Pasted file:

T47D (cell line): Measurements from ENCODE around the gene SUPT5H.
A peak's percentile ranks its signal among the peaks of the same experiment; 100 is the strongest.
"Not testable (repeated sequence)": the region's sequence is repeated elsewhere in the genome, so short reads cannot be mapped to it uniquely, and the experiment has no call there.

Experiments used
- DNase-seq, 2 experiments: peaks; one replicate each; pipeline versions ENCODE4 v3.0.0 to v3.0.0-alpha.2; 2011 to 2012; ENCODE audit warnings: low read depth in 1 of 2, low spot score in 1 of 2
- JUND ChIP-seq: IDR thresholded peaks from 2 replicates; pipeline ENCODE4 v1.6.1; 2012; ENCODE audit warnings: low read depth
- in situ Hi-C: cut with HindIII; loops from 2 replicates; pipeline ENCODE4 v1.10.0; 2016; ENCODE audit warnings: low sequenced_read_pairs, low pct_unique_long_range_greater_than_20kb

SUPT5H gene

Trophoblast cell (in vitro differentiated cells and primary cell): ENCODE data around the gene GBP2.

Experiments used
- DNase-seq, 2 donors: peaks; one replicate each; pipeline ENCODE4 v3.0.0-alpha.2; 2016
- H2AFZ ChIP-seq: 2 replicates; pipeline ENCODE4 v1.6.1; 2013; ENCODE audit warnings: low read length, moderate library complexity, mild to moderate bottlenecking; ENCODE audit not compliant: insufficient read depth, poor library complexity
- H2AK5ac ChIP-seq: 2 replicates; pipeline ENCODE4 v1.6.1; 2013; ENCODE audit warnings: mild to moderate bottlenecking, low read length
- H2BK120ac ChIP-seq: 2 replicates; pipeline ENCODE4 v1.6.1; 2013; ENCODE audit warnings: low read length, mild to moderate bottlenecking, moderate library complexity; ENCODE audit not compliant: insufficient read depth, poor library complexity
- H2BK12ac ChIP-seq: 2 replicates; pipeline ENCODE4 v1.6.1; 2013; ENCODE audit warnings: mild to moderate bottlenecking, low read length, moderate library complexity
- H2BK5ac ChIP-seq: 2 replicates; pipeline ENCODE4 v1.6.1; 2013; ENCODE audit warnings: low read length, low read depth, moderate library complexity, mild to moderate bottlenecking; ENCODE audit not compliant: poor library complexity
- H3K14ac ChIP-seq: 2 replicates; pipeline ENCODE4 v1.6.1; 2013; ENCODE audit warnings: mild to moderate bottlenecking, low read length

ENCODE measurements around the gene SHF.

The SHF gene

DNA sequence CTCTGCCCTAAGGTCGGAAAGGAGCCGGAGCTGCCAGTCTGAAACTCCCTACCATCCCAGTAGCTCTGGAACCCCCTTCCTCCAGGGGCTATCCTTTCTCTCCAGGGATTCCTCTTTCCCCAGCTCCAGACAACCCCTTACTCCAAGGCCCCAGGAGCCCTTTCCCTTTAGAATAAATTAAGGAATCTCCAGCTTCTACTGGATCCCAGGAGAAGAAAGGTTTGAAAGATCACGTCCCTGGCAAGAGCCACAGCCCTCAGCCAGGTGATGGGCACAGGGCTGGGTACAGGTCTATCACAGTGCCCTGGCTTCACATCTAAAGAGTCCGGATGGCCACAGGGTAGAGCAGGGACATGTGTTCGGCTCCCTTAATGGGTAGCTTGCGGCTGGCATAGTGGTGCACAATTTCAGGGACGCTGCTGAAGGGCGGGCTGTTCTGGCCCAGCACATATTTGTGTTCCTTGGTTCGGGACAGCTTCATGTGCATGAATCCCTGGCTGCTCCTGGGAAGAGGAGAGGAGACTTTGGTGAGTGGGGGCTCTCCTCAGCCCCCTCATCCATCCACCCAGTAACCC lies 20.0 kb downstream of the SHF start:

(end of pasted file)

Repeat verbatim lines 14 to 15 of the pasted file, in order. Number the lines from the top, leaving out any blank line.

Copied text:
- H2BK120ac ChIP-seq: 2 replicates; pipeline ENCODE4 v1.6.1; 2013; ENCODE audit warnings: low read length, mild to moderate bottlenecking, moderate library complexity; ENCODE audit not compliant: insufficient read depth, poor library complexity
- H2BK12ac ChIP-seq: 2 replicates; pipeline ENCODE4 v1.6.1; 2013; ENCODE audit warnings: mild to moderate bottlenecking, low read length, moderate library complexity